Tesla’s new trick: Bigger battery cells, lower costs

Industry

While many startups and established battery manufacturers are working on revolutionary cell technology that would radically improve electric vehicle range while slashing costs, Tesla and partner Panasonic are pushing forward with an evolutionary step that could make significant improvements almost immediately.

Tesla’s new 4680 battery format follows company tradition of using cylindrical cells from mass-market manufacturers such as Panasonic. But the 4680 is different because it has more than five times the volume of the so-called 2170 cell used in most Teslas, as well as structural changes to improve cost per kilowatt-hour.

The 4680 name comes from its size. The cell is 46 millimeters wide by 80 millimeters tall, with six times the power compared with 2170 cells, Tesla said. When put in a battery pack, that will enable a 16 percent range gain.

Perhaps even more important in the current inflationary environment, Tesla is promising more range at a sharply reduced cost.

During the company’s Battery Day event in September 2020, executives said a 56 percent cost reduction per kilowatt-hour was possible with the 4680 at volume production.

Unlike some of Tesla’s promises, such as fully self-driving software and the Cybertruck pickup, the 4680 cells are real and in limited production, according to the company.

CEO Elon Musk said on a January earnings call that 4680 cells produced by the EV maker’s pilot battery line in California are being used in some Model Y vehicles made at its new Texas factory, which is set to formally open Thursday, April 7.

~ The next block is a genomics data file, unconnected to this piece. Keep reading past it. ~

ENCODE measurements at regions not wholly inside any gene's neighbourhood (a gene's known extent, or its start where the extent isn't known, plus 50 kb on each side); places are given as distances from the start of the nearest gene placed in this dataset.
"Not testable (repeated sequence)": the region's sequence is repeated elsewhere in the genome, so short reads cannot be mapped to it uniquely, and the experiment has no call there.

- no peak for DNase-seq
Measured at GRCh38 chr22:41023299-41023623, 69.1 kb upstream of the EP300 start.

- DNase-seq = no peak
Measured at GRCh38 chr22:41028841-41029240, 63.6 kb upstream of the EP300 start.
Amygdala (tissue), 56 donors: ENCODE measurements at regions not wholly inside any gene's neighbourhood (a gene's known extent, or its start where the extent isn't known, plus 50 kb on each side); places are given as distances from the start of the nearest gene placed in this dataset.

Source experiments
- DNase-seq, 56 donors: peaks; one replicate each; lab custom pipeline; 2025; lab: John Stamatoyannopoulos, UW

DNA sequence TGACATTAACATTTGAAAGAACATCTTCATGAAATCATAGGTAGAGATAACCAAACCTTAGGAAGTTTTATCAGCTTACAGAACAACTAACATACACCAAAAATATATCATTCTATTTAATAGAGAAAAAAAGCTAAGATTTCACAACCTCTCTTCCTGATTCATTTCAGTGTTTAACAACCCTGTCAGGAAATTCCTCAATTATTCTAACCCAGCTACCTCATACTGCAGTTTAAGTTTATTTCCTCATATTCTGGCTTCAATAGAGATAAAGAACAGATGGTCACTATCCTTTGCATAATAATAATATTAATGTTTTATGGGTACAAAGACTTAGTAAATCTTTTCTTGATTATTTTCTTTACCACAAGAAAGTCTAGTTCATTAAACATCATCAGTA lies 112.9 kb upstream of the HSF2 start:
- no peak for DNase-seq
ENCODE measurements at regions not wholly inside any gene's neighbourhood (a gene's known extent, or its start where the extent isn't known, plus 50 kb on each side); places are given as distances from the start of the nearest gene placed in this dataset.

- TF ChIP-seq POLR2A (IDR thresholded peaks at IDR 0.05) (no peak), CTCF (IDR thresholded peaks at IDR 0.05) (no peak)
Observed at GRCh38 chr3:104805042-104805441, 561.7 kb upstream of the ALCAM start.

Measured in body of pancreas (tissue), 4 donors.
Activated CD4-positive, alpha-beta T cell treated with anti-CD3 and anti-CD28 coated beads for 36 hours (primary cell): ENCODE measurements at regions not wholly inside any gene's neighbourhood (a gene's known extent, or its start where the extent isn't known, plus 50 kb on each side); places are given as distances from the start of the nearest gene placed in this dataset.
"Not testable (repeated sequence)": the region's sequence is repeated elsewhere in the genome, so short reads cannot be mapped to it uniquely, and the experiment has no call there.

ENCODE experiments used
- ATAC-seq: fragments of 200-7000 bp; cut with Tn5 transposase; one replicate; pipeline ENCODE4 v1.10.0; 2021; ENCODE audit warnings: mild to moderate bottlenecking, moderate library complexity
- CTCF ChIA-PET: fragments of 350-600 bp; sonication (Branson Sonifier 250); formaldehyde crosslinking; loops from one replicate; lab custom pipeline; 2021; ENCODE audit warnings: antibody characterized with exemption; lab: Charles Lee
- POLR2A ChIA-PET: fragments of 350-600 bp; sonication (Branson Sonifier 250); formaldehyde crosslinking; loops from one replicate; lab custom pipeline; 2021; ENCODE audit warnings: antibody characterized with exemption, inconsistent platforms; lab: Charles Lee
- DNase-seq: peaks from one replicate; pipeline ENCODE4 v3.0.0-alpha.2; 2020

Drew Baglino, senior vice president of powertrain and energy engineering, said on the call that Tesla will ramp up production of 4680 cells this year and next while engaging with major suppliers on external 4680 production to meet demand.

“We’re building 4680 structural packs every day, which are being assembled into vehicles in Texas,” Baglino said. Suppliers, he said, “look at it the way we look at it, as a way to drive fundamental cost efficiencies in production.”

Tesla said in February that it has made 1 million of the 4680 cells since starting production on the pilot line.

Tesla is not alone in embracing the 4680 format. Panasonic has said it will make 4680 cells for Tesla at a plant in Japan. Japanese broadcaster NHK reported in March that Panasonic is also looking for U.S. land to build a battery factory near Tesla’s Texas plant.

In addition, some Chinese battery manufacturers have said they will make 4680 cells with their own chemistries and production innovations for automaker clients.

While Tesla’s nickel-based 4680 cells are likely to find their way into the Cybertruck and Semi cargo truck given their energy density, the automaker is also ramping up its use of cheaper lithium-iron-phosphate cells from Chinese battery manufacturers such as CATL.

Tesla executives have said lithium-iron cells are more appropriate in use cases that require lower energy density, such as standard-range vehicles.

“To the question about ‘should everything be 4680,’ it doesn’t have to be,” Baglino said on the January earnings call. “And in the end, it’s about cost competitiveness, scalability and manufacturing.”

Reuters contributed to this report.

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